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Finishing the Negative via Google Books // Public Domain

How Photo Retouching Worked Before Photoshop

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Finishing the Negative via Google Books // Public Domain

This is the first installment in a short series of articles on photo manipulation in the days before computers.

In 1841, the Englishman William Henry Fox Talbot patented the calotype—the first practical photographic process to create a negative that could generate multiple copies. Just five years later, in 1846, the first known act of photographic retouching was performed by a Welsh colleague of Talbot’s named Calvert Richard Jones, or perhaps by one of Jones’s associates. Jones had taken a photograph of five Capuchin friars on a rooftop in Malta, but while four of the friars were clustered together talking in a group, the fifth hovered a few feet behind them, framed awkwardly against the sky. Jones, or an associate, didn’t like the way this fifth friar was interrupting the scene, and so blotted out the figure on the paper negative using some India ink. In the positive print, the place where the fifth friar had stood became white sky.

Retouching has therefore been around almost as long as photography itself, but instead of taking place on a computer, as it does now, it originally took place on the negative. Photographers and retouching specialists would scrape their film with knives, draw or paint on top of it, and even paste multiple negatives together to create a single print. And just like today, photographers and cultural critics of the 19th and 20th centuries debated the ethics of retouching. Public enthusiasm for the practice has risen and fallen in waves, but retouching has been an integral part of photography ever since that fateful day in 1846.

Glass plate negative. Image credit: Roy Boshi via Wikimedia // CC BY-SA 3.0 

From its invention in 1851 through the 1870s, the wet collodion process was the most popular method of developing photographs. To create a negative, the photographer would coat a glass plate with a substance called collodion, then bathe it in silver nitrate to make it light-sensitive before finally placing it in the camera. These “wet plate” negatives had to be both exposed and developed within 10 minutes, so they required photographers to use portable darkrooms.

By 1880, the so-called dry plate process—in which a glass plate coated with gelatin and a silver bromide emulsion could be left to dry and then used later—had become the leading photographic method, thanks to its convenience. Both of these processes used glass negatives that were well-suited to manual retouching, also known as “handwork.” Large-scale glass negatives were the rule during the 19th century; plastic negatives became popular after 1913 and were manually retouched with the same techniques used on glass.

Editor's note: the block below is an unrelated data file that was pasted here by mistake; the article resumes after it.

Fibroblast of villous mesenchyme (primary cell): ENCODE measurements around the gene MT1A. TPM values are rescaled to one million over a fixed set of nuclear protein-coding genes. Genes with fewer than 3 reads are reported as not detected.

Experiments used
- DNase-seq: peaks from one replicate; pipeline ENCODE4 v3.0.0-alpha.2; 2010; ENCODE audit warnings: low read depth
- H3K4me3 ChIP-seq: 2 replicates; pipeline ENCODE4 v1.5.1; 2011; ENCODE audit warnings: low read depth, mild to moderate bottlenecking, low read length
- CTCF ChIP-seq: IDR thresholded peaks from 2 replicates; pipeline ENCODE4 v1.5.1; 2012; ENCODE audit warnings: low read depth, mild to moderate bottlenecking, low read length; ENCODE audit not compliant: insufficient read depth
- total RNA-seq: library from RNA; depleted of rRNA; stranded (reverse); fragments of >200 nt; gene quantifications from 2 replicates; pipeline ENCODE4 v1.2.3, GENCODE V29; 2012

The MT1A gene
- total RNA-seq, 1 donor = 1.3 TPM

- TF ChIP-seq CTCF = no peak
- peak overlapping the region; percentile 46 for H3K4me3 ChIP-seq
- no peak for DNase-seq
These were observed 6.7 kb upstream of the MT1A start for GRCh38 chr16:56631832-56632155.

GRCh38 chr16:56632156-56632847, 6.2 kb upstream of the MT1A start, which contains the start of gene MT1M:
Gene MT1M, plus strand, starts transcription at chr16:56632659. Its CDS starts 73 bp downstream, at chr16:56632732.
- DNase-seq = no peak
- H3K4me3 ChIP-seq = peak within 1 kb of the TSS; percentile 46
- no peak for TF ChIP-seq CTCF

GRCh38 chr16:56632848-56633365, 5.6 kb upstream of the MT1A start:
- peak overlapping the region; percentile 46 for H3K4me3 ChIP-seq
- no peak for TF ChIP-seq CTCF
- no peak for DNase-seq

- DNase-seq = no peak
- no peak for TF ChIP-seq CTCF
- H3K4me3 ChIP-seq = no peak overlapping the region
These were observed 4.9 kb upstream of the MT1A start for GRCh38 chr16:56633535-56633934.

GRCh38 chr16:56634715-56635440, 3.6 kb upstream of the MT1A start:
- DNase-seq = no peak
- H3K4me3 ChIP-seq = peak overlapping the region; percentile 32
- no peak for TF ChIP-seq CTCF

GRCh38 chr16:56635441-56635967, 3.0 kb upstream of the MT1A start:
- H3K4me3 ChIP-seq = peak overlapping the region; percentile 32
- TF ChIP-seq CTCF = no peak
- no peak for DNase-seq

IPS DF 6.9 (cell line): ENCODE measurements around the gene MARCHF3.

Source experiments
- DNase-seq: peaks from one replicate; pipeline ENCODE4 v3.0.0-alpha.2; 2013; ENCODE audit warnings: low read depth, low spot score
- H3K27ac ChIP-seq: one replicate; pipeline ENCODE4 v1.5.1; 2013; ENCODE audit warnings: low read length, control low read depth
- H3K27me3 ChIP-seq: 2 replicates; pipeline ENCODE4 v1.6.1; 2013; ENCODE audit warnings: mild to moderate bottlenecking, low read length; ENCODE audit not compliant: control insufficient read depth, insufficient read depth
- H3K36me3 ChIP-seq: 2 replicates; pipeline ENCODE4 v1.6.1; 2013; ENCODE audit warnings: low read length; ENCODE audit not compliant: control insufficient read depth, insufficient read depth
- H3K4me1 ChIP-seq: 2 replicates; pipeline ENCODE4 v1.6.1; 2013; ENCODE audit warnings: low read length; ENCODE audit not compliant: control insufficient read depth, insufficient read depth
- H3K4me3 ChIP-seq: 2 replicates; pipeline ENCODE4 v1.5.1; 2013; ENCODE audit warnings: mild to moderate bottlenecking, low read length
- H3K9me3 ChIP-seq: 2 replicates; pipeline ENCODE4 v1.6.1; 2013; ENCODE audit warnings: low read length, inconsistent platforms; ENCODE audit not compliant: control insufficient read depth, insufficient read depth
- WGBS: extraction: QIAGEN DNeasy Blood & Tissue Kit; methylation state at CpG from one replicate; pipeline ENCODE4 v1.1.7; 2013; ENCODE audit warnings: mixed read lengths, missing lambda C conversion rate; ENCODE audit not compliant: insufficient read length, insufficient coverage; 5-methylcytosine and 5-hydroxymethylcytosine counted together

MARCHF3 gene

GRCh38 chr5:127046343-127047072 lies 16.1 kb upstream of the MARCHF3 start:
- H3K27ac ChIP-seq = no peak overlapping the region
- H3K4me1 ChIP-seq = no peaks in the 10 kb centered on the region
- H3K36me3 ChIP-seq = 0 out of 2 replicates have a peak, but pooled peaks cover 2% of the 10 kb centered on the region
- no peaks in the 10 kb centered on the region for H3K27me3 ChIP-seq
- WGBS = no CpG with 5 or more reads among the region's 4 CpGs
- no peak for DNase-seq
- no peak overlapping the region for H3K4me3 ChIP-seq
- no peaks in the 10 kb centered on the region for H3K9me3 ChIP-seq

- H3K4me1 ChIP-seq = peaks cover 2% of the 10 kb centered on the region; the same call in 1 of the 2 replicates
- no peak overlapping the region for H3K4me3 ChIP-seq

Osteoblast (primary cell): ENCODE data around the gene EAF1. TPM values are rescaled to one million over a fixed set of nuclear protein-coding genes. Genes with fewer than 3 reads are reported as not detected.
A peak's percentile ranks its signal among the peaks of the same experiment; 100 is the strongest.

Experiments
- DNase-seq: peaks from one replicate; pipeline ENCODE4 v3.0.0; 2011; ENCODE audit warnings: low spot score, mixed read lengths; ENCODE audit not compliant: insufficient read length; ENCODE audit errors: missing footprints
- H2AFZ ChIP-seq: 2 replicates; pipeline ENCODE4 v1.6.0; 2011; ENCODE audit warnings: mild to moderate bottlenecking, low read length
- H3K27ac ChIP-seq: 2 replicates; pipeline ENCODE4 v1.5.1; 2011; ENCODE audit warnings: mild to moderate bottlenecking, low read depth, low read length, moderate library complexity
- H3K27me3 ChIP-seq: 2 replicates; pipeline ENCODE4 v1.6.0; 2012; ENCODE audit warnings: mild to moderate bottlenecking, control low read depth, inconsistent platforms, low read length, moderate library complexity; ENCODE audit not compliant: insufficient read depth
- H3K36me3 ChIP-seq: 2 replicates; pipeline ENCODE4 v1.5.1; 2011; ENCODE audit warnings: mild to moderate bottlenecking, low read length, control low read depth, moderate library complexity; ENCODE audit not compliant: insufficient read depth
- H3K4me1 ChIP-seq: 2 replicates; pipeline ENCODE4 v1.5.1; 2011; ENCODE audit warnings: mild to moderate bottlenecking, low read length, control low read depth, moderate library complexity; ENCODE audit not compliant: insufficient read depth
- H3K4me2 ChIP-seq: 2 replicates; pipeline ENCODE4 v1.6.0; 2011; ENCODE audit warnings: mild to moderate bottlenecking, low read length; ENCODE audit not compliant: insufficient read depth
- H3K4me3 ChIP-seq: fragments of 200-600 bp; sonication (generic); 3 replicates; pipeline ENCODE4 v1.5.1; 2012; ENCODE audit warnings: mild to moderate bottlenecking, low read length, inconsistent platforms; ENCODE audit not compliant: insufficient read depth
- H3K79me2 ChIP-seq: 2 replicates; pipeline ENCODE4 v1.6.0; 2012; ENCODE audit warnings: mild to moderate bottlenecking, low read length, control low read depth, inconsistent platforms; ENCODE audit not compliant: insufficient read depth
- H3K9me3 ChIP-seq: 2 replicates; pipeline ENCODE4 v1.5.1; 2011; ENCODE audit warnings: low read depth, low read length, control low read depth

The retouching process began the same way regardless of the type of negative being altered. After a negative had been exposed and had captured an image, the photographer would use chemicals in a darkroom to develop and then “fix” it, so that it was no longer sensitive to light. Some photographers then varnished their negatives, adding a protective coating before they began retouching. Others would retouch directly on the unvarnished negative, then add varnish over the retouching to seal it.

A retouching desk. Image credit: Finishing the Negative via Google Books. // Public Domain

The work took place on a retouching desk. This hinged easel had a central wooden frame propped up by side supports that allowed the user to change the angle of the working surface. The central frame held a piece of glass onto which the negative was placed. Attached to the base, an adjustable mirror or piece of white cardstock reflected light up through the negative. An overhanging piece of wood—sometimes accompanied by built-in side curtains or a piece of fabric thrown over the whole contraption—prevented light from shining on the negative from above. The retoucher was told to set up the retouching desk in front of a north-facing window, as light from the north “is the least variable,” according to one 1898 retouching guide. Most retouching took place on the film side of a negative—the one covered with the photographic emulsion.

A woman demonstrating the correct position at a retouching desk. Image credit: The book of photography; practical, theoretical and applied, via Archive.org // Public Domain

Retouching manuals advocated making a test print from the negative before retouching, to show where the photograph needed a perfecting hand. If certain parts of the print were too light, that problem would need to be handled first—usually before any varnishing. Since a negative reverses the light and dark areas of an image, highlights on the photograph appear black on the negative, and vice versa. If a large dark area needed “reducing,” the photographer would use a scrap of cotton or leather to carefully exfoliate the film with cuttlefish powder or powdered chalk. To lighten small sections of the negative, the retoucher would use a sharp blade to shave away the dark film, little by little, thus subduing the highlight in the final print.

An etching knife and its proper position. Image credit: Complete self-instructing library of practical photography via Archive.org // Public Domain

For detail work, the retoucher would use a blade similar to a surgeon’s scalpel. Called etching, this process was delicate work; only experienced retouchers would perform extensive etching. Portrait photographers, though, found it invaluable for perfecting images of their clients. “The most frequent use of the knife by the professional photographer is to reduce the waist line on pictures of some of their female sitters whose embonpoint may be too apparent,” Camera Magazine noted in 1904. 

"Reducing size of stout subjects." Image credit: Complete self-instructing library of practical photography via Archive.org // Public Domain

The New Photo-Miniature commented in 1913, “It is safe to say that the etching-knife is one of the most useful tools in the retouching department, and its uses are so many that it is almost impossible to recount them all. There is the cross-eyed man or woman who wishes that fault corrected; there is one who wishes a crooked nose or a too prominent cheek-bone improved, stray hairs must be removed, also wrinkles in dresses, hair darkened, moved figures sharpened, undesirable parts softened or removed in the figure, and what not.”